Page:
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When the Mind Splits

Dissociative identity disorder affects millions of people, most of whom are former child abuse victims. Why do some psychologists doubt that the condition even exists?



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Yet Elyse also contends that DID does not present serious problems for her anymore. On the contrary, she views DID as a mostly positive force that frequently helps her mitigate the harmful impacts of her other mental illnesses, which do get in the way of her life.

Elyse said that as a result of her past abuse, she also suffers from posttraumatic stress disorder, anxiety, depression, insomnia, and other mental health problems. Those conditions create numerous obstacles in her day-to-day life and come with some fairly debilitating symptoms. She also suffers from chronic physical pain, which her mother suspects is a byproduct of her childhood trauma.

It is the panic attacks, night terrors, and anxiety that need to be addressed through therapy — not Elyse's DID or alters, Renee said. "Watching her go through physical pain and emotional pain, as a mom, it just kills me to see her suffer," Renee said. "I want to be able to take it away and I can't." That's where Renee hopes that therapy will make a difference for Elyse: "When she gets all that stuff talked out until she can't talk about it no more — and it may take years, I don't know — I'm really hoping it's going to take a lot of that pain away, too."

Debates about DID models aside, Elyse and her mother's perspective on her disorder raises a more complex question about therapy and treatment. Can someone lead a functional life with DID? Or is integration — that is, the fusion of different alters into one identity — the only long-term solution? For Elyse and her alters, the answer is clear.

"We've never wanted to integrate. ... That's completely not an option for us," Mae said during one of our interviews. "It would be like killing everyone in your family ... and being alone. No one is going to do that. We're all friends and family in here."

Elyse said that she, Mae, and the other alters are constantly working toward the best form of "peaceful cohabitation" that they can achieve — that is, effective communication and harmony among all of them.

While the DID therapists I interviewed told me that the central goal of therapy is often integration, many said they also recognized that this is not always possible, and for some, may not be necessary. Integration may be unrealistic for DID patients, because of the chronic and serious stress they endure or the unresolved painful memories they have of their trauma, or because they lack financial resources for long-term treatment, according to the International Society for the Study of Trauma and Dissociation's DID treatment guidelines.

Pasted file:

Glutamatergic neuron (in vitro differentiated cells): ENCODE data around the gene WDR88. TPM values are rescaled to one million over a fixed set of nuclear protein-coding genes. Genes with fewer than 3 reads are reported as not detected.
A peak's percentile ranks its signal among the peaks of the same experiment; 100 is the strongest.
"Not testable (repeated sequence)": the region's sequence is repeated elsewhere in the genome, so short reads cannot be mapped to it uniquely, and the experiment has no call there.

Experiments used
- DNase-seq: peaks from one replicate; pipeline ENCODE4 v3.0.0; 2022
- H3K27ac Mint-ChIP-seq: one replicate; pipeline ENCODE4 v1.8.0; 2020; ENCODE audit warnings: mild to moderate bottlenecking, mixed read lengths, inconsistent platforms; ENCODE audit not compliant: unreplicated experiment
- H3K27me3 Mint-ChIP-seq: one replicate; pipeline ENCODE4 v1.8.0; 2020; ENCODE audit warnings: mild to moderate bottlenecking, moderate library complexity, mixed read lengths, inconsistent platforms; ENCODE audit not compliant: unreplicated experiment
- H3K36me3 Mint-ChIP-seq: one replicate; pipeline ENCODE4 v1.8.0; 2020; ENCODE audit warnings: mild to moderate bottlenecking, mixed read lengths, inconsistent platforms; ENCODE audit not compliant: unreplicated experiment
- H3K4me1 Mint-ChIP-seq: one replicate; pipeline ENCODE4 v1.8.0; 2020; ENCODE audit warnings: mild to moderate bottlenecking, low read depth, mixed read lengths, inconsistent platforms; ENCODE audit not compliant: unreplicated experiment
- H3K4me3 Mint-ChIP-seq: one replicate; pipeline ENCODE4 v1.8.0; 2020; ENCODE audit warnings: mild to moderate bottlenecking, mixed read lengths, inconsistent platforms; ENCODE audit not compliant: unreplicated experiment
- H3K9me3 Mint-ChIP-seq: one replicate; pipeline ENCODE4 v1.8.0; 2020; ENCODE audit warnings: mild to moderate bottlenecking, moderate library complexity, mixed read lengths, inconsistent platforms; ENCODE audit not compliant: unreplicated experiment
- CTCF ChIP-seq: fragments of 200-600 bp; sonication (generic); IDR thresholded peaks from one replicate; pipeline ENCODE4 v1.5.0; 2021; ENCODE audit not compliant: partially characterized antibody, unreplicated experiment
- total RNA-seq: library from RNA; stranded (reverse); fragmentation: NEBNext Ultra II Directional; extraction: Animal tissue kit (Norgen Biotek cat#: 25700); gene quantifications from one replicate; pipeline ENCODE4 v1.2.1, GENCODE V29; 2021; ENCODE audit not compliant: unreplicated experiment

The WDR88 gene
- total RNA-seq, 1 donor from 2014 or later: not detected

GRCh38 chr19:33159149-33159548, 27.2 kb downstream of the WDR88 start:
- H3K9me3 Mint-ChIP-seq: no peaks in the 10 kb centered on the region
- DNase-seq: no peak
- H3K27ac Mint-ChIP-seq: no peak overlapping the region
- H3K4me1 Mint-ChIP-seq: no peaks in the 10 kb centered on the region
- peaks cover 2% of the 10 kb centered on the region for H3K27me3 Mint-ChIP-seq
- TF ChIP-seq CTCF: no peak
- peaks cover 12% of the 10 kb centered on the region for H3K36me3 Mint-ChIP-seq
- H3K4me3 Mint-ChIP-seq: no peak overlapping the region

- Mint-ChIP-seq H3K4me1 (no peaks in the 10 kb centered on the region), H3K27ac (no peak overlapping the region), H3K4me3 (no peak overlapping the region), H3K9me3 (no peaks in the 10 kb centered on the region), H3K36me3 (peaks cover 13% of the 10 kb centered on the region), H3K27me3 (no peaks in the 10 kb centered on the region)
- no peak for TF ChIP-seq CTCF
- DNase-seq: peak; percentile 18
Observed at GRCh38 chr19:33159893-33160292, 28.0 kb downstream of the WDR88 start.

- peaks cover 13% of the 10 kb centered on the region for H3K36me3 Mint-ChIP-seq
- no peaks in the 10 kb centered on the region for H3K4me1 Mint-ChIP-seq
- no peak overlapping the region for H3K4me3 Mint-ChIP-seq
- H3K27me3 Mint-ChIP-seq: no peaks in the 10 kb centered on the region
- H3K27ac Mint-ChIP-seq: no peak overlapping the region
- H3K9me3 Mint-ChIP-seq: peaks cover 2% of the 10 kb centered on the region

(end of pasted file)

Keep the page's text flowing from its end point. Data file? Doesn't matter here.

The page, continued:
"It's incredibly threatening to a whole system when you begin to ask that system that helped preserve that human to find a new way. It's kind of an epic battle," said Salah, the Berkeley-based DID therapist, adding that "at the heart of dissociation is the conflict to know or not to know." In other words, for some DID patients, moving toward integration or "peaceful cohabitation" often means confronting intensely painful memories that certain alters may have.

And at its core, therapy is really about moving toward greater mental stability and developing and maintaining strong relationships in one's life. The path to those goals can be very different for each DID patient. Some people's dissociation or system of alters may prevent them from holding down a steady job due to memory loss, for example. For others, however, having a system of alters may not be an obstacle to everyday living.

Brand said she would not try to force integration on a DID patient — for the same reasons it would be wrong to pressure someone to adopt a certain sexual orientation or gender identity. But she said if she thinks that the merging of parts will help a patient with his or her life — making it easier for that person to develop meaningful friendships or achieve career goals, for example — she will try to help guide the patient toward integration. It's never easy. She said one of her older patients often tells her, '"this is who I have been for forty years. If I lose parts by integrating them, I lose who I am. I lose my friends.'"

Cathy Rose, a 42-year-old Maryland woman living with DID — and a Towson University graduate, who has been a guest speaker for Brand's classes — told me that her goal is not to be integrated, but rather to be grounded in the present. That means having the different parts of her system working together and not getting stuck in the past. "I'm learning how DID can be healthy ... and I can be healthy with it," she said.

Rose, who works as an analyst at a bank, said her mind is like an orchestra with a lot of different instruments, and she, as a conductor, is trying to direct all instruments to sound harmonious and play the same song.

Rose's friend, Rachel Elise, another Towson University graduate with DID — who studied fine art and now does paintings about her disorder — said she would eventually like to integrate, but recognizes that it won't be easy. "I go to a lot of therapy ... and it's just really hard work," said Elise, 37. One of the challenges, she explained, is that different parts of her hold different memories of the abuse she suffered — and sometimes have very different perspectives on her past — making it difficult to merge them into a single identity.

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